This week, I went to a really thought provoking talk about breast feeding. I know it sounds odd, I wasn’t expecting to be interested either. But this very impressive researcher’s work shows that women who have poor body image and disordered eating tend to overfeed their new born babies. The more conscious you are of your own body and eating behaviours, the less likely you are to let your baby listen to their natural hunger signals and force them to eat more than they actually need.
At this period of our lives, our brains are more impressionable than ever. The first two years of life are where huge chunks of our personality and behaviours are determined, so the way our mothers interact with us during this time will shape our relationship with food for the rest of our lives. Many people don’t realise that overfeeding their babies is likely to disconnect children from their instincts, potentially causing irreversible damage to their ability to self-regulate food intake.
In a similar vein, The Guardian wrote an interesting article only children below the age of four possess the ability to stop eating when they’re full. That feeling when you’re stuffed from a big Chinese takeaway but you just keep on picking, or when you still crave chocolate after a huge roast? That behaviour is not innate; it’s a learned emotional response to food. We use food to make use feel happier or calmer, because being full allows us to ignore negative feelings.
It seems like there is a critical window of development in early life where babies use their internal signals to know when, how much and what to eat. Without social influence, we would continue to rely on these hunger signals to guide our eating behaviours across our entire lives.
If that mechanism stayed in place throughout adult hood, I assume that there would be a lot less people over eating and obesity probably wouldn’t be the global epidemic that it is. However, with the influence of an anxious mother who insists that her child eat drink more milk that it actually wants, or early consumption of sugary, processed baby foods, kids quickly learn to ignore their own bodies and eat how society dictates. The extent to which a child listens to their hunger signals will either strengthen or weaken the neural pathways that tell the brain when we feel hungry and full.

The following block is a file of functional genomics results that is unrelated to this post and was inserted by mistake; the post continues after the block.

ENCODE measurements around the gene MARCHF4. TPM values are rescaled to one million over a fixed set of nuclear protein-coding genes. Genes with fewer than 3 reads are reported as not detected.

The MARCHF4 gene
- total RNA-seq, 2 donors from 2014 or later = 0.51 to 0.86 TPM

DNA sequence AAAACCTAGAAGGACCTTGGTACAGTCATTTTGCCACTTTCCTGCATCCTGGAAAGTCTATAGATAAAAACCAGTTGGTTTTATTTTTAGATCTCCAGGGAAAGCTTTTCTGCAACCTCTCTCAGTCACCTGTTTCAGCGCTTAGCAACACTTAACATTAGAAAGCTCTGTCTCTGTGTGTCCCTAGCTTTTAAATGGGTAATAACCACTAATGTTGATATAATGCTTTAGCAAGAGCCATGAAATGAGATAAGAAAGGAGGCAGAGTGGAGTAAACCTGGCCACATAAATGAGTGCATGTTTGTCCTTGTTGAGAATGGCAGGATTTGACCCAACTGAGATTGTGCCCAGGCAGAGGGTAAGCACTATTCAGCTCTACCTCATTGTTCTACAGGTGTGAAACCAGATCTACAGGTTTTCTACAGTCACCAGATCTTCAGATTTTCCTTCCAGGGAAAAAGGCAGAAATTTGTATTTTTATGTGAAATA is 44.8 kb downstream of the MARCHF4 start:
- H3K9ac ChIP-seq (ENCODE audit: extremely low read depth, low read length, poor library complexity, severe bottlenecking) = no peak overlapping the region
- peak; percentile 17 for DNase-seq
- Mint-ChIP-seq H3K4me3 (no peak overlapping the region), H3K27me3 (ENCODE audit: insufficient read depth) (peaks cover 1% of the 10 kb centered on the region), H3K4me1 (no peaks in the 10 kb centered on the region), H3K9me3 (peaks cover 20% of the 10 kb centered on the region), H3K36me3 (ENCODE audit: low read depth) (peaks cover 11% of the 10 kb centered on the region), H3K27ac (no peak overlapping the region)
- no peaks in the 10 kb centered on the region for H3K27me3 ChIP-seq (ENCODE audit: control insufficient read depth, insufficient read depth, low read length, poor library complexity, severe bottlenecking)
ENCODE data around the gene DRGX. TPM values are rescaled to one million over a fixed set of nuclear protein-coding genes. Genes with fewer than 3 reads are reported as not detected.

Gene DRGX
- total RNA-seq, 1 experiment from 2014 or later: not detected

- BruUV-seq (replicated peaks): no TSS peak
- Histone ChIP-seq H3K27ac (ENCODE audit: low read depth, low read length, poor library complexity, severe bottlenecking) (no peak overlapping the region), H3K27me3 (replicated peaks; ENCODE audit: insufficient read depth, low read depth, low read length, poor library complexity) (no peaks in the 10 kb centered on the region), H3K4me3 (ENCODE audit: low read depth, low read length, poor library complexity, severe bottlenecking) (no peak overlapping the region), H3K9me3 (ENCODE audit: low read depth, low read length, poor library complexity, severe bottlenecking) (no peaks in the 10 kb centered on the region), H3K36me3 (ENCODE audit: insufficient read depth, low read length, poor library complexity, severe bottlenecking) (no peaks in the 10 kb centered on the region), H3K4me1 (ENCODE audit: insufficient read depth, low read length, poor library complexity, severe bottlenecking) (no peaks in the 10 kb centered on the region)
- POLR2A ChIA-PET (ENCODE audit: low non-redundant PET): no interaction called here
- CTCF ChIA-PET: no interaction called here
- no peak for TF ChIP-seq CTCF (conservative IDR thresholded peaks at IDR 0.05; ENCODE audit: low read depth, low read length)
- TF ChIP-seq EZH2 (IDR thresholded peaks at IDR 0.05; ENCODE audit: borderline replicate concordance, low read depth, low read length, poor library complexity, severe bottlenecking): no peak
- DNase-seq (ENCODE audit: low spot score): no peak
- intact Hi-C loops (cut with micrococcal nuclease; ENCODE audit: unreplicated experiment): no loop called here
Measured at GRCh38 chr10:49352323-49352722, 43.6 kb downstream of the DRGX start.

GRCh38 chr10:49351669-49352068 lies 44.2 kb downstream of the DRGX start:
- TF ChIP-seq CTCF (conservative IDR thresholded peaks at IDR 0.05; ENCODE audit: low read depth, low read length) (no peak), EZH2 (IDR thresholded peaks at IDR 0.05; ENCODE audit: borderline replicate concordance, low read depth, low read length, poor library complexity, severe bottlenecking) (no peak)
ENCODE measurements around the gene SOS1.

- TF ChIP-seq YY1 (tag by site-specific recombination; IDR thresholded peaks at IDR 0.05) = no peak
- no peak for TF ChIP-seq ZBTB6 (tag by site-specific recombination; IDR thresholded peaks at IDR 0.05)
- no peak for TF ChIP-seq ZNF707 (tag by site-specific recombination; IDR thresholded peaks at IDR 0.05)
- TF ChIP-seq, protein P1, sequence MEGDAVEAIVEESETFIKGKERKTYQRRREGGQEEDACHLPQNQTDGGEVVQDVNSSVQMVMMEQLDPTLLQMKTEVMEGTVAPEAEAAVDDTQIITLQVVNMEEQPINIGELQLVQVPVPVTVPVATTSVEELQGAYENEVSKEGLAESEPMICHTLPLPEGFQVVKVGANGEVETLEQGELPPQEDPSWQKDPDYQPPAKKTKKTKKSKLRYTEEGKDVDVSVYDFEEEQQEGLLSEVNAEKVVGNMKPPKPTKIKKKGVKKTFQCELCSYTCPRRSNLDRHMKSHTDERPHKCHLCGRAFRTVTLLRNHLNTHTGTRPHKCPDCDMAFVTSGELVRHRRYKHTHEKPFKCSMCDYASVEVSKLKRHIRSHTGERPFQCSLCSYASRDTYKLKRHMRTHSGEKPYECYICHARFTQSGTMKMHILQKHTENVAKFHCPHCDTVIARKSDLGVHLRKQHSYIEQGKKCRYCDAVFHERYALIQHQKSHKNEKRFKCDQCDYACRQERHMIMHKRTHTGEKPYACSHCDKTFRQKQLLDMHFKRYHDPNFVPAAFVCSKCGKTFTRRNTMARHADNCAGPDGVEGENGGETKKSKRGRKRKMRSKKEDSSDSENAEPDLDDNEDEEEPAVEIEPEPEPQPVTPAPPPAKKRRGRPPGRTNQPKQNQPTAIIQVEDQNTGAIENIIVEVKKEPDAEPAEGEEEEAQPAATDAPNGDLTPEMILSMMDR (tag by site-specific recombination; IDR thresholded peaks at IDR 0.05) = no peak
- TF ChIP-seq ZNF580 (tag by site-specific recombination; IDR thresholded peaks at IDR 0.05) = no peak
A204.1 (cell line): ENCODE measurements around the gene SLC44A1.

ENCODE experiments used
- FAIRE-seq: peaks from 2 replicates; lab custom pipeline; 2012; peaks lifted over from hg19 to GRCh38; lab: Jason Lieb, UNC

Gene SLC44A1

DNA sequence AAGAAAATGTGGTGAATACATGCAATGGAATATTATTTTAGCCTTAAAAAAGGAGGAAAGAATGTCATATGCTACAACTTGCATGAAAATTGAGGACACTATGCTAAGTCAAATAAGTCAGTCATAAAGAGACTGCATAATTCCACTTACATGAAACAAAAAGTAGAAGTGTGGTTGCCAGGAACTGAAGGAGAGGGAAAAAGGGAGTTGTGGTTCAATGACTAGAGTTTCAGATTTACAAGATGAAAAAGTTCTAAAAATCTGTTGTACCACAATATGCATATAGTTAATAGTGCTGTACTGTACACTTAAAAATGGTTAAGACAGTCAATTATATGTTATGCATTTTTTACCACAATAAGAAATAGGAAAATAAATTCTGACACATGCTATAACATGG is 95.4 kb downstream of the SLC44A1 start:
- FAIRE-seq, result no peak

As the very wise Meri Leston explains, the things we say to children wil have an effect of them for the rest of their lives. When it comes to body image, the seeds of self-doubt can be planted all too easily.
‘Why is it that we can’t stop describing little girls pretty or little boys as strong. That’s just going to set them up for an expectation of disappointment ‘- Merri Leston, TED x Oxford.
It’s so important that we realise just how sensitive children are to the influence of adults, and how readily their eating behaviours can adapt. By encouraging kids to tap into their own natural hunger signals, we could hopefully prevent another generation of emotional eaters. Of course, in a time where body image issues are at their highest, and our relationships with food are more complex than ever, change feels impossible. But it starts with understanding why we’ve developed this maladaptive relationship in order to become aware of how we can stop from passing this down to future generations.
This week is a rich and wonderful cake which is made with a secret ingredient – aubergine. Don’t be put off, it still tastes chocolatey and sweet, the aubergine replaces flour making it gluten free and high in anti-oxidants, enjoy!
Chilli and orange, aubergine chocolate cake:
300g 70% dark chocolate
50g cocoa powder
2 tsp baking powder
60g ground almonds
1 orange (juice and zest)
1 teaspoon chilli flakes
- Cook the aubergines in a microwave for 8mins, until soft.
- Scoop out the insides and puree the aubergine in a blender or food processor.
Add the chocolate, which will melt in with the aubergine.
Mix all the other ingredients in a bowl.
Fold the melted chocolate and aubergine mixture with all the other ingredients.
Grease a cake tin and pour the mixture in evenly.
Bake in the oven for 30 minutes (make sure you check if it’s cooked through, if not give it another 5-10 minutes).
Remove the cake from the oven and let it cool.
Sieve cocoa powder an chilli flakes over the top of the cake to garnish. You can also cut some of the orange peel and twist it for a pretty orange swirl.